An expert report is a written report from an expert that a party uses as evidence in a VCAT case.
The expert must provide an impartial opinion based on their area of expertise. They must make an oath that their report is written to the best of their knowledge and expertise.
Any party in a VCAT case can organise and submit an expert report as evidence. For example:
- a person involved in a dispute about house renovations may ask a building consultant to provide an expert report
- in a planning case, a party (including objectors) may ask for a report from an arborist or heritage architect.
The expert is then expected to come to VCAT to discuss their report and answer any questions from us or the other parties.
For more details about what you must include in an expert report, read Practice Note – Expert evidence (PNVCAT2).
When and who to give copies to
Give a copy to VCAT and the other parties. We may tell you in an order or in the notice when we expect you to give the report to VCAT and to the other parties.
If we don’t give you a date, you should make sure VCAT receives a copy of your evidence at least 10 business days before the hearing, or we may not accept it as evidence. You must send a hard copy of the report to us by post.
Make sure you have the original copy of your expert report with you when you attend the hearing.
The expert is generally expected to come to the hearing to explain key elements of the report. It allows the member and the parties to ask questions about the report. We tell you if we don’t expect the expert to attend, or you can ask us if they need to come to VCAT.
What to include in an expert report
All expert reports must have:
- the name and address of the expert
- confirmation that the expert has read the Practice Note – Expert evidence (PNVCAT2)
- the expert's qualifications, experience and area of expertise
- a statement that explains why the expert is qualified to make the report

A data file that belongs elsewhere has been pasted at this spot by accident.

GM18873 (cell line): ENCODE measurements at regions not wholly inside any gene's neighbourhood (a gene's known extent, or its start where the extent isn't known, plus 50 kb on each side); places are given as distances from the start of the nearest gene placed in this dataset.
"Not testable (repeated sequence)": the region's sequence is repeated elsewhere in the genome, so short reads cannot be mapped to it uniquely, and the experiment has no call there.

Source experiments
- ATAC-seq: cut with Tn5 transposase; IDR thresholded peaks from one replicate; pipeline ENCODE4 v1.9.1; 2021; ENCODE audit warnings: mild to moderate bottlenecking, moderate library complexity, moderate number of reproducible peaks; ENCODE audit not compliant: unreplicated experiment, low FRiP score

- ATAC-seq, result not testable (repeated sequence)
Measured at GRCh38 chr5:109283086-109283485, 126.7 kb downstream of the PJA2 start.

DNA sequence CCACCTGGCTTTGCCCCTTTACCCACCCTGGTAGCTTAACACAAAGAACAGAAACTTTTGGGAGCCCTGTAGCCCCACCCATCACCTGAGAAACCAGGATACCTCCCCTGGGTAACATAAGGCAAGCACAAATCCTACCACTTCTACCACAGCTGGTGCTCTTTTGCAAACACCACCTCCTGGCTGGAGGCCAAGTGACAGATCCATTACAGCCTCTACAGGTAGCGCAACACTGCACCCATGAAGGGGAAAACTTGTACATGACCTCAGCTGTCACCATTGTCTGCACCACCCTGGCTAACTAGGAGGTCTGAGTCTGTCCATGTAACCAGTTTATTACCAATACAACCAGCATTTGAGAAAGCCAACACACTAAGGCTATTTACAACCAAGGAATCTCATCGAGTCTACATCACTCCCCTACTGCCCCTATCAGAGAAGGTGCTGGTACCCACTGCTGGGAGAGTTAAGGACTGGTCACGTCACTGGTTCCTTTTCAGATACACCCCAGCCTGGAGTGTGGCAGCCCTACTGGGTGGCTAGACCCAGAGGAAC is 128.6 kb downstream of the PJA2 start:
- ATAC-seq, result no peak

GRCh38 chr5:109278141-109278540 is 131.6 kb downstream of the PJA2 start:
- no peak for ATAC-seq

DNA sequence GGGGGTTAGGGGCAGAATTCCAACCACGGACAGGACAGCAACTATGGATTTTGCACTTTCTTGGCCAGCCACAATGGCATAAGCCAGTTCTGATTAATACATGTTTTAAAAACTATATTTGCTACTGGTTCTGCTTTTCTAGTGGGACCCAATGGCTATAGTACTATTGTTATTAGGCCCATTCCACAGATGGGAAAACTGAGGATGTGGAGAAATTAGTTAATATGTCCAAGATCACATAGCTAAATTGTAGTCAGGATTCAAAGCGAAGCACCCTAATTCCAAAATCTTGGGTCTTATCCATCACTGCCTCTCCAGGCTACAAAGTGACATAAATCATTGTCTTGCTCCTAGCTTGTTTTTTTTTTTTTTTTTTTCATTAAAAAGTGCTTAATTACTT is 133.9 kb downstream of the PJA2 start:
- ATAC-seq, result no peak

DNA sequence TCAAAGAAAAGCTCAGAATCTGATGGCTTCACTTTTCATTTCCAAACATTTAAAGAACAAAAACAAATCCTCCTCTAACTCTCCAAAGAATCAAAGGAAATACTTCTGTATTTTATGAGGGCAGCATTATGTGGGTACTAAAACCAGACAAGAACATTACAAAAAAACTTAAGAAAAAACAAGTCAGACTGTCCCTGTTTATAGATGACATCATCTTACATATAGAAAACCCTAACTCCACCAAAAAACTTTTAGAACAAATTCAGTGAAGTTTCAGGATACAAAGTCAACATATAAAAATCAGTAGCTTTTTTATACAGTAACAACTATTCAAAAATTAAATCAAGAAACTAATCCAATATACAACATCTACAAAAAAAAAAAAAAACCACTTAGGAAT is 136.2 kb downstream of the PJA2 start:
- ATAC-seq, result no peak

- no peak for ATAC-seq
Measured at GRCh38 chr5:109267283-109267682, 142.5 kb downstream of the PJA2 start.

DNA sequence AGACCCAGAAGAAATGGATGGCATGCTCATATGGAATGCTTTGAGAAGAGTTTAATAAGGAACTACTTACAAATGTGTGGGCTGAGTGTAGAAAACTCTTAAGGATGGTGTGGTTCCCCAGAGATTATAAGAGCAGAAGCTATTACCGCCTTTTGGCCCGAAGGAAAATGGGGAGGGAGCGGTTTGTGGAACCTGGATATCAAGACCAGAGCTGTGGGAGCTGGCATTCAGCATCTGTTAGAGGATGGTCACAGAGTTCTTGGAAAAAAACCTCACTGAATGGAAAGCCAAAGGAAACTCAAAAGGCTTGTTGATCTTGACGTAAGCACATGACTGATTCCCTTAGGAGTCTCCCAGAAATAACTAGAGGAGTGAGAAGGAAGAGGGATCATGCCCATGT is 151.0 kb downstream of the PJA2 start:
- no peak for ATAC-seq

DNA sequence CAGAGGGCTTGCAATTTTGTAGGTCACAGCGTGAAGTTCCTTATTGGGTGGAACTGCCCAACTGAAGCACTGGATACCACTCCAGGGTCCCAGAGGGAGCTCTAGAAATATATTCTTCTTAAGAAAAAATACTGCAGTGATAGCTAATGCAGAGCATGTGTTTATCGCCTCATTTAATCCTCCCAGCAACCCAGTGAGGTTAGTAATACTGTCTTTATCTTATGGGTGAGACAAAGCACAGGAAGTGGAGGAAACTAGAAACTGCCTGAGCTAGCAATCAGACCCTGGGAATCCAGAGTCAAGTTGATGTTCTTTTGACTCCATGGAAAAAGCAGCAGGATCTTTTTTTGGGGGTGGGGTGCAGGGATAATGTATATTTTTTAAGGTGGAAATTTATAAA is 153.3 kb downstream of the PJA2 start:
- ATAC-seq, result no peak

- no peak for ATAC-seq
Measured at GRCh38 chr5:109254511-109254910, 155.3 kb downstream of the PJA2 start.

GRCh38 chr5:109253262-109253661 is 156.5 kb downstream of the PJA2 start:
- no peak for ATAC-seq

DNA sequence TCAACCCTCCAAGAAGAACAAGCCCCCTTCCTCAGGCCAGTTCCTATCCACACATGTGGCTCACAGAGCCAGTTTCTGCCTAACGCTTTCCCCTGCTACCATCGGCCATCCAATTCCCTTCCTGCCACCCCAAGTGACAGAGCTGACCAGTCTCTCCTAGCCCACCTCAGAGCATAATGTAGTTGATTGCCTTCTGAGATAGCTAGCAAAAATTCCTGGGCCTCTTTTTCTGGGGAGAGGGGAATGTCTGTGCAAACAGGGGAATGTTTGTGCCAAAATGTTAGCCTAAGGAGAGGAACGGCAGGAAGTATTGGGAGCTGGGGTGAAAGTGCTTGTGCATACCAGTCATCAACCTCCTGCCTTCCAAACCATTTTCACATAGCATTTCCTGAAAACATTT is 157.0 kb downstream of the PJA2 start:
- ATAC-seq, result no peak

- reference to any personal or professional relationship between the expert witness and the party who paid for the report
- all instructions that define the scope of the report (original and supplementary and whether in writing or oral)
- all facts, assumptions and other information used as a basis for the expert's opinion
- state the source of anything the expert reads, considers or uses when they write the report
- name and qualifications of any person who carried out tests the expert relied on
- a summary that includes:
- the expert's opinion
- reference to any opinions that haven’t been well researched and why they haven’t been
- any questions the expert has about the dispute that isn’t in their area of expertise
- an explanation about whether the report is incomplete or limited in scope in any way
- signature from the expert with the following declaration:
'I have made all the inquiries that I believe are desirable and appropriate and that no matters of significance which I regard as relevant have to my knowledge been withheld from the Tribunal.'
All expert reports should have a cover page, which includes:
- the VCAT reference number
- date of the report
- if the report is about a person, the name of that person
- if the report is about a property, the address of that property and the date of any inspection
- the name of the person the report has been prepared for
- the name of the person the expert received their instructions from.
For building disputes
An expert should include reasons and the likely costs involved if they recommend to fix, demolish or alter a building in any way. The expert should state whether there are any other reasonable alternatives to complete or fix the building.
The cover page should include the address of the property and any inspection dates
Evidence helps you prove your side of the story and helps the VCAT member to decide how the matter should be resolved.
On hearing day
Hearings are where all parties present their case, ask questions and provide evidence. VCAT makes a decision to resolve the dispute, for example by ordering one party to pay another party.